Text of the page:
A key advantage of Power over Ethernet (PoE) is its simplicity. However, the introduction of the “at” amendment to the (PoE+) to the IEEE 802.3 Ethernet standard increased the power available to powered devices (PDs) to 30 Watts (W) compared with the 15W of the original specification. For systems employing many ports, the higher capacity of PoE+ requires a large power supply to cope with demand. Moreover, systems typically include multiple power supplies for redundancy, potentially undermining PoE’s simplicity.
In a typical multiport PoE+ implementation, not all PDs will require maximum power, allowing the use of a smaller power supply. Still, the design challenge of managing different power levels from several supplies in systems that may comprise dozens of PDs remains daunting.
The solution is to base the power systems on specialized power management chips. Such chips manage power (via port controllers) to multiple PDs (with varying power requirements) from primary and backup supplies.
This article describes the basics of PoE and PoE+ before introducing single-chip power management and port controller solutions, and showing how they can ease the design of multiport PoE+ systems.
The basics of PoE and PoE+
The simplicity of PoE comes about through the combining of power and communications over a single CAT 5 cable. Using this feature, engineers can design and construct low maintenance networks quickly and inexpensively, compared to installations using separate power and data networks.
PoE gained momentum at the turn of the century when voice over Internet protocol phones (VoIP) started taking advantage of proprietary Ethernet-based technologies that allowed both data and power to be carried over the same network.
The IEEE standardized the concept by adopting a PoE specification as an amendment (“af”) to the existing IEEE 802.3 Ethernet standard in June 2003. In 2009, a second amendment, “at”, was adopted enabling PoE to safely handle higher power.
IEEE 802.3af can provide up to 15.4 watts and 44 to 57 volts DC (with a guaranteed 12.95 watts at the point of connection) to each PD on the network. Depending on the power requirement, PDs are defined as either Class 1, 2 or 3. The technology uses a single, standard RJ45 connector and CAT 5 (or CAT 3 if power requirements are modest) cable.
“Alternative B” of the standard transfers power on the two pairs of wires (of the four pairs in CAT 5 cabling) not used to transfer Ethernet data. “Alternative A” applies a common-mode voltage on the data conductors of the cable to power connected devices. Because Ethernet uses differential signaling to carry data, the applied voltage does not compromise function.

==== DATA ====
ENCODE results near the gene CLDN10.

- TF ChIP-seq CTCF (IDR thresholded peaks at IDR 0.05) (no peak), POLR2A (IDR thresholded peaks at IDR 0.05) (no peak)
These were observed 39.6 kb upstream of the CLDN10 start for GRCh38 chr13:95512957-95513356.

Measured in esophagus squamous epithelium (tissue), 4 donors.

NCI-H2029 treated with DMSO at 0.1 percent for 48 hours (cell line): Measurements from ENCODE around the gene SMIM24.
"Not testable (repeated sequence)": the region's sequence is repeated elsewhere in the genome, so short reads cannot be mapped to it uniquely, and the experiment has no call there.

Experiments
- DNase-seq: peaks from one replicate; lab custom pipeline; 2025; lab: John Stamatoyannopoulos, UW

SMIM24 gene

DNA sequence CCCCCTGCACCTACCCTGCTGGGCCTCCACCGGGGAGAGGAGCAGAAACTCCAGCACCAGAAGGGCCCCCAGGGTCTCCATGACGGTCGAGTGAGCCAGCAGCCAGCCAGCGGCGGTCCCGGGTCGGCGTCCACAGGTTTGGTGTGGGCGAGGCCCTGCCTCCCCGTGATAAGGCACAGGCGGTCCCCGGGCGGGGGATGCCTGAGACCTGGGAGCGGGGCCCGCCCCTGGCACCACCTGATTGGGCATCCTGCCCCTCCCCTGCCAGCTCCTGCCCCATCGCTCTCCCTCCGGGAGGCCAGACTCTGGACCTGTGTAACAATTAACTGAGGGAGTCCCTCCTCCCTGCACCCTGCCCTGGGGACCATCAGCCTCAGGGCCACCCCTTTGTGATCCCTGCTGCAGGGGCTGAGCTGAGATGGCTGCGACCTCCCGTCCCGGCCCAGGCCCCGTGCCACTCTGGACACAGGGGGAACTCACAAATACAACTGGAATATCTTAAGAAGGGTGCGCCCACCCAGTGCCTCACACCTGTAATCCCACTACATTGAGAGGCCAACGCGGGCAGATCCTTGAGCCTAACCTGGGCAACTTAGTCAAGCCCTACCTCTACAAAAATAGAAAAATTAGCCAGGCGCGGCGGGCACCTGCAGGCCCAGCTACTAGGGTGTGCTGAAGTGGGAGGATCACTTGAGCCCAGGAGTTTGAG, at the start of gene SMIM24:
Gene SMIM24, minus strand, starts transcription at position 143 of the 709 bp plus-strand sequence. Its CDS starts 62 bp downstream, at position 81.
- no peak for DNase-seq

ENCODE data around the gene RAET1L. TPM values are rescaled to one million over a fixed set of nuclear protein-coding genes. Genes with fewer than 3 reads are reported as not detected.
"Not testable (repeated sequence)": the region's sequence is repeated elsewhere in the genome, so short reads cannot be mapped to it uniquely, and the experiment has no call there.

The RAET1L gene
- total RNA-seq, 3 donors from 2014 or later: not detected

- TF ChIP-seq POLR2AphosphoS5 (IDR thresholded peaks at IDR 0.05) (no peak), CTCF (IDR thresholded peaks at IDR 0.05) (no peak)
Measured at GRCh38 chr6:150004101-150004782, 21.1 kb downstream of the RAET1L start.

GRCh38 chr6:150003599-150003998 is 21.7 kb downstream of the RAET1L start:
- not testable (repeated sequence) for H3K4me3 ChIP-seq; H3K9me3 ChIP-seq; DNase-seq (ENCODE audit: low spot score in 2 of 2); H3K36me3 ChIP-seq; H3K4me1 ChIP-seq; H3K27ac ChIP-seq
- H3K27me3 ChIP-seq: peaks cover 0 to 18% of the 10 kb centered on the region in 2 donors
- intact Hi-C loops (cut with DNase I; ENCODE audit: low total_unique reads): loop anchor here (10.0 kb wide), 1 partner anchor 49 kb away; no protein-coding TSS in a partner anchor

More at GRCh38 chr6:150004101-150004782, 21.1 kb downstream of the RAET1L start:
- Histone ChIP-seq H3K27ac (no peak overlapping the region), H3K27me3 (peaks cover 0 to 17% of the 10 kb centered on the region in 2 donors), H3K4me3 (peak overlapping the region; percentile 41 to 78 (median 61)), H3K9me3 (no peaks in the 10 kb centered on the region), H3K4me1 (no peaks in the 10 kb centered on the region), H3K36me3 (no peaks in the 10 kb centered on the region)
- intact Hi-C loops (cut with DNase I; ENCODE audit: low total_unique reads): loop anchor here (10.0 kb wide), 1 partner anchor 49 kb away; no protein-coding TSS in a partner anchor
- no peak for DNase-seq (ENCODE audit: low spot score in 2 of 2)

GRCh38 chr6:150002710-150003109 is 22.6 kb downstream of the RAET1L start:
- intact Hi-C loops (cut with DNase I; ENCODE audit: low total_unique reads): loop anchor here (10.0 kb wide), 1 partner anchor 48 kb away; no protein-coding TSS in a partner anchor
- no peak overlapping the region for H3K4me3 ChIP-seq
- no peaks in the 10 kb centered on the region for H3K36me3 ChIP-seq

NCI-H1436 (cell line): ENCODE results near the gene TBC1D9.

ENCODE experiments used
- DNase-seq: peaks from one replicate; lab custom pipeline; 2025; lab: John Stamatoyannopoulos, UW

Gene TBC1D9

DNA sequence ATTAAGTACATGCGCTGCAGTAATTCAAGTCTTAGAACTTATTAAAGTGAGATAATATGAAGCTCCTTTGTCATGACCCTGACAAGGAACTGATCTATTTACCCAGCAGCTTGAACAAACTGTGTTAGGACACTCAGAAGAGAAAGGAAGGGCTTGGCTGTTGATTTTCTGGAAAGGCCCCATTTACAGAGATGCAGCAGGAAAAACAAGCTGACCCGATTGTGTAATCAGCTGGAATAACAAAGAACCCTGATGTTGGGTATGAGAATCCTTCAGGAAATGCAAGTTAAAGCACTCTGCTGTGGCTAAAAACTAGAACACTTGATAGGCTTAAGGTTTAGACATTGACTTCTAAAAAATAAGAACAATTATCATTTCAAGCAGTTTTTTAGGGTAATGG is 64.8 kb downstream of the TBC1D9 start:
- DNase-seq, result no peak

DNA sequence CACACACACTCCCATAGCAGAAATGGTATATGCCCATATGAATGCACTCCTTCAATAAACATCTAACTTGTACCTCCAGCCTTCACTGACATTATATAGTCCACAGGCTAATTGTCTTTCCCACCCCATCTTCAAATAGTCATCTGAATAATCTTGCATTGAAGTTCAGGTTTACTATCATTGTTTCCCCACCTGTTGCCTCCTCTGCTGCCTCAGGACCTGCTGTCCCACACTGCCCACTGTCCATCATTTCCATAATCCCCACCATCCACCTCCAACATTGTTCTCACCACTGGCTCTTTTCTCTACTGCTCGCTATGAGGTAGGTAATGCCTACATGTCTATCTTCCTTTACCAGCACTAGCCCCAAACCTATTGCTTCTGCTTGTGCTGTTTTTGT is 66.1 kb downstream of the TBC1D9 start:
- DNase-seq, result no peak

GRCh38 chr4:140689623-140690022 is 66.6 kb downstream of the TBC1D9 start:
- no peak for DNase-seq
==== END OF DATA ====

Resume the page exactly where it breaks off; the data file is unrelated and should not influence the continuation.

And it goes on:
IEEE 802.3at can supply up to 30 watts (25.5 watts at the PD) and 50 to 57 volts DC to (Class 4) PDs. The PoE+ maximum current is 600 milliamps (mA) compared to the earlier technology’s 350 mA. PoE+ uses CAT 5 cable only, decreasing impedance and power losses.
The IEEE 802.3at amendment is backward compatible with IEEE 802.3af, and the latest IEEE802.3-2012 standard incorporates the 802.3at specification.
In addition to the power classes, PoE components are divided into two types:
• Type 1 which is compatible with the IEEE 802.3af specification.
• Type 2 which is compatible with both the IEEE 802.3af and 802.3at specifications.
The latest version of the standard prohibits carrying power over all four pairs of twisted wires in a CAT 5 cable. However, proposals for so-called 4-Pair PoE are advanced and could be added to the standard as early as this year (2018). 4-Pair PoE introduces Classes 5, 6, 7 and 8, and accommodates up to 90 watts (71 watts at the PD) and 960 mA.
Elements of a PoE system
IEEE 802.3af defines two types of PoE device: PDs and Power Sourcing Equipment (PSE). A PSE draws power from a conventional power supply and then manages the power distributed over the Ethernet network. In turn, the PD is supplied via an RJ45 connector – eliminating the need for a built-in power supply. PoE is able to power PDs over typical Ethernet cable runs of up to tens of meters (m).
The PoE standards provide for signaling between the PSE and PD. This signaling allows conforming devices to be detected by the PSE, avoiding potential damage to non-PoE devices attached to a network. A DC voltage of between 2.8 and 10 volts is applied across the conductor, and attached PDs present a resistive load of between 19 and 27 kiloohms (kΩ) using a parallel capacitor of 120 nanoFarads (nF) or less as a “signature”. Once detected, the PSE negotiates with the PD to determine the amount of power required.